Design Patent Law’s Identity Crisis
147 Pages Posted: 6 Aug 2020 Last revised: 3 Feb 2021
Date Written: August 7, 2020
Since its emergence during the industrial revolution nearly two centuries ago, design patent law has suffered from a profound identity crisis. Its drafters modeled the law nearly verbatim on the British copyright regime for surface ornamentation and sculptural features of three-dimensional articles such as textiles and stoves. Courts struggled to interpret protection for “useful” designs against the backdrop of a utility patent regime focused directly on technological inventions. Further complicating design patent’s role, some manufacturers used design patents as a nascent form of trademark protection until federal trademark protection emerged toward the end of the 19th century. In 1902, Congress clarified that design patents were limited to ornamental attributes of articles of manufacture and did not extend to functional attributes. Unfortunately, the Federal Circuit overlooked the legislation and the key regional circuit decisions interpreting it, cementing design patent law’s identity crisis into place. This article traces the origins of the ornamentality/non-functionality doctrine and shows how several early cases using the “dictated solely by utilitarian considerations” phrasing to deny design patent protection were misinterpreted to be the standard for determining whether a design was eligible for design patent protection. These decisions merely explained that designs “dictated solely by utilitarian considerations” were clearly outside of design patent eligibility. They did not mean that designs that only partially affected functionality qualified for design patents. Unfortunately, inattentive and protectionist judicial opinions caused the standard to drift far from these holdings and into direct conflict with the clear language and intent of the 1902 design patent amendments and fundamental, overarching intellectual property law principles reflected in the Supreme Court’s seminal Baker v. Selden decision.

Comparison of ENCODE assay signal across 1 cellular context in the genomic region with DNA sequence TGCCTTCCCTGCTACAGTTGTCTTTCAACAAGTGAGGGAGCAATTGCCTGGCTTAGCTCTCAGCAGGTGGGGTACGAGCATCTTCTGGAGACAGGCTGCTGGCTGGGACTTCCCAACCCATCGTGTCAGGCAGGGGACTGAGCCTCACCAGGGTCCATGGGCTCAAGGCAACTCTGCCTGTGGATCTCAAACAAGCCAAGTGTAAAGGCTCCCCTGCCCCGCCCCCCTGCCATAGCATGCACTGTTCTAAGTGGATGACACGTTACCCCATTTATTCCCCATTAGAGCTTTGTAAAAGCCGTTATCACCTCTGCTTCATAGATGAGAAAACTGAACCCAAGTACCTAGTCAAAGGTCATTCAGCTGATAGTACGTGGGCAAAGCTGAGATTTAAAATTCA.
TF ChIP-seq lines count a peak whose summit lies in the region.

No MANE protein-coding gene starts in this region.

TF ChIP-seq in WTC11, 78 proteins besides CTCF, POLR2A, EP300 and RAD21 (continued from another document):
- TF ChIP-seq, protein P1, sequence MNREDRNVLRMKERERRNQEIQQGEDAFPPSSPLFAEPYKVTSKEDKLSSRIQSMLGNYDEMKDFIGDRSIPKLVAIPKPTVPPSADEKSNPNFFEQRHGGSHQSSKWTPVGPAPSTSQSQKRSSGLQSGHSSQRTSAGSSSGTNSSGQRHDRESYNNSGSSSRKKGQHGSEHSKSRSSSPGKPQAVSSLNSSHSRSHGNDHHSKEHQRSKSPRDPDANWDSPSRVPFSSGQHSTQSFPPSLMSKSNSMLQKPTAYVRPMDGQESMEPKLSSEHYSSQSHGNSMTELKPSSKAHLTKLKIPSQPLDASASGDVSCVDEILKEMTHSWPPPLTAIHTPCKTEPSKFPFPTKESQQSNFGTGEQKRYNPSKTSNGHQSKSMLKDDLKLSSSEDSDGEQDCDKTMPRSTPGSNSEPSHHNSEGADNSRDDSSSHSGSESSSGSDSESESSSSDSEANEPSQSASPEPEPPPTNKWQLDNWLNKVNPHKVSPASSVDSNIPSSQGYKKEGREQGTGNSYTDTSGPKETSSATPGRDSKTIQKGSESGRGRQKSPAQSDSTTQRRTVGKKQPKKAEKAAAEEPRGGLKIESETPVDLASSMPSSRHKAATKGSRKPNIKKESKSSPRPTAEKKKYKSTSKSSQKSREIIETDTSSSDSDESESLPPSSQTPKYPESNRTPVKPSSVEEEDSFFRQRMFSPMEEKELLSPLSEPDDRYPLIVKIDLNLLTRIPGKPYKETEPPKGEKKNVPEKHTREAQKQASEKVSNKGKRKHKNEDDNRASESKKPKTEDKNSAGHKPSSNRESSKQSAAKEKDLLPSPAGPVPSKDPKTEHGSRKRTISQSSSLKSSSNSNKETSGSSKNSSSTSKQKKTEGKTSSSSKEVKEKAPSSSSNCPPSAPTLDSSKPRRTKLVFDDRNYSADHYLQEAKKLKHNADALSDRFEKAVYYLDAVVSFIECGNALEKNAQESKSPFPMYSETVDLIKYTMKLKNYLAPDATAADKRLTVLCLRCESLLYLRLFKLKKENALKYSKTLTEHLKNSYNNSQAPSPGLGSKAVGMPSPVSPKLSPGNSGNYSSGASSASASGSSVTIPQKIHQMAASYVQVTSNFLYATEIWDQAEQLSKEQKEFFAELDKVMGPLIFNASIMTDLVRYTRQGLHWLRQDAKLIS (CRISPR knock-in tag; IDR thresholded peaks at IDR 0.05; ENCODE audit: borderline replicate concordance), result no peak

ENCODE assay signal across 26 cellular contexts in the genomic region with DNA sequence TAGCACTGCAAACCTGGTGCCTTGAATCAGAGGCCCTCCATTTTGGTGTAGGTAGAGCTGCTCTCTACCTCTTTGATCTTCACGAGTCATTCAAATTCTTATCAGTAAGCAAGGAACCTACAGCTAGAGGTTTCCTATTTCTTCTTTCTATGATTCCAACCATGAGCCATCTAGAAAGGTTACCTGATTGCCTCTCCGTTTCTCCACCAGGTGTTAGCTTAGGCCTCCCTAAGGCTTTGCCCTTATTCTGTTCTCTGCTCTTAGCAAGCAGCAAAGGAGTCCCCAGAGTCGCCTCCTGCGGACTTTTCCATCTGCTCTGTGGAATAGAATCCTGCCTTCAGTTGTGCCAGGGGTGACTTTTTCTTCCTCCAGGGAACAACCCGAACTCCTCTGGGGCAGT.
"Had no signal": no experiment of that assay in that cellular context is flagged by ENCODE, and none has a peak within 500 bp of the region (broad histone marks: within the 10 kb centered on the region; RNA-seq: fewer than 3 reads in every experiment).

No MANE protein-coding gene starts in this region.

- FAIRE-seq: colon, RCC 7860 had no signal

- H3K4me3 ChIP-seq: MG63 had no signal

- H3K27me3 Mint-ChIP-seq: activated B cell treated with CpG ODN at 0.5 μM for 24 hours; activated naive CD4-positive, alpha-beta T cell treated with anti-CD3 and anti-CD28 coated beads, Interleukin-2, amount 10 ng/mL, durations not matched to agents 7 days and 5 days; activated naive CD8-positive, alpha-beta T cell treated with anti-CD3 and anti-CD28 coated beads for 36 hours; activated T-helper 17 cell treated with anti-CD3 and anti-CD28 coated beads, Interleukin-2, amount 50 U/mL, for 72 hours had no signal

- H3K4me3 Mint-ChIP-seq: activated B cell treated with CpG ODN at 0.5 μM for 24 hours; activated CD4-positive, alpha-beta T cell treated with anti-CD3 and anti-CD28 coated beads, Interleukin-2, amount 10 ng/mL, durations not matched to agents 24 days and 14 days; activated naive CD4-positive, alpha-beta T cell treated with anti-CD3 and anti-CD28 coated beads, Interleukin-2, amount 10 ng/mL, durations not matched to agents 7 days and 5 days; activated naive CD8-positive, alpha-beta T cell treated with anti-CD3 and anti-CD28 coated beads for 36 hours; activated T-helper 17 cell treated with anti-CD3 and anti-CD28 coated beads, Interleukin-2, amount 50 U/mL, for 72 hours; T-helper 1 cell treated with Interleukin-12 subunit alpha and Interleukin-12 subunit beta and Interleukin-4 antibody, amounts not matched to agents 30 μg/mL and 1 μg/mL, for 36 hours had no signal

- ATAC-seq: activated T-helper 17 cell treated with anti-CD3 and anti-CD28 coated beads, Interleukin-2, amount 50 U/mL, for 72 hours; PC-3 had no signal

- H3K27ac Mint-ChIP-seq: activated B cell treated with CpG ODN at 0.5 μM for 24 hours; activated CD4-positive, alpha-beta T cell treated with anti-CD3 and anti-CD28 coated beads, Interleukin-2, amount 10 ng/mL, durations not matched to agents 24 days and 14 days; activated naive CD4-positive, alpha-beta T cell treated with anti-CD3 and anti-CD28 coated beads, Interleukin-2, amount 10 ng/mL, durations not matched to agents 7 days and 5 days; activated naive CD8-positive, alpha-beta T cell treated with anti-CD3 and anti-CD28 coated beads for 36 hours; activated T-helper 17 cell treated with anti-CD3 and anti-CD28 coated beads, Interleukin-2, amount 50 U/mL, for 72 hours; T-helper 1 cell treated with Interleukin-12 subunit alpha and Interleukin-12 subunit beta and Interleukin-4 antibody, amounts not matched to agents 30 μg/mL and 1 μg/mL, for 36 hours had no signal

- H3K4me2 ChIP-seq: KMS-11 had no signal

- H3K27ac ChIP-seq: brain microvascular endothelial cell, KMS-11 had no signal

This article aims to correct this fundamental misinterpretation of intellectual property law. Part I tells the remarkable story of how the effort to transplant England’s design copyright regime to the United States spawned a confusingly labeled “design patent” regime and examines the confusion wrought by this mislabeled law during the mid to late 19th century. It also reveals a period in which design patent law served as a proto-federal trademark registration system before Congress established federal trademark protection in the late 19th century. Remnants of that dalliance still confusingly resonate in the design patent system today. Part II explores the 1902 amendments, which unequivocally limited design patents to the ornamental features of articles of manufacture and made clear that they did not extend design patent protection to functional elements. Part III traces the emergence and distortion of the ornamentality/non-functionality doctrine. The early decisions clearly grasped the need to exclude functionality from design patents. Unfortunately, later cases misapplied some of the language of those cases, resulting in standards that contradict the 1902 (and 1952) Acts as well as the logic reflected in Baker v. Selden and other Supreme Court cases dealing with the structure of the intellectual property system. Part IV traces the Federal Circuit’s tilting of the ornamentality/non-functionality doctrine toward over-broad protection of functionality within the design patent regime. Part V explores the forces that have led the design patent regime astray. Part VI proposes ways of rectifying design patent law’s wayward drift to restore fidelity to the statutory language and the overarching logic of the intellectual property system.
Keywords: Design Patent, Patent, Copyright, Trademark, Federal Circuit
JEL Classification: K19
Suggested Citation: Suggested Citation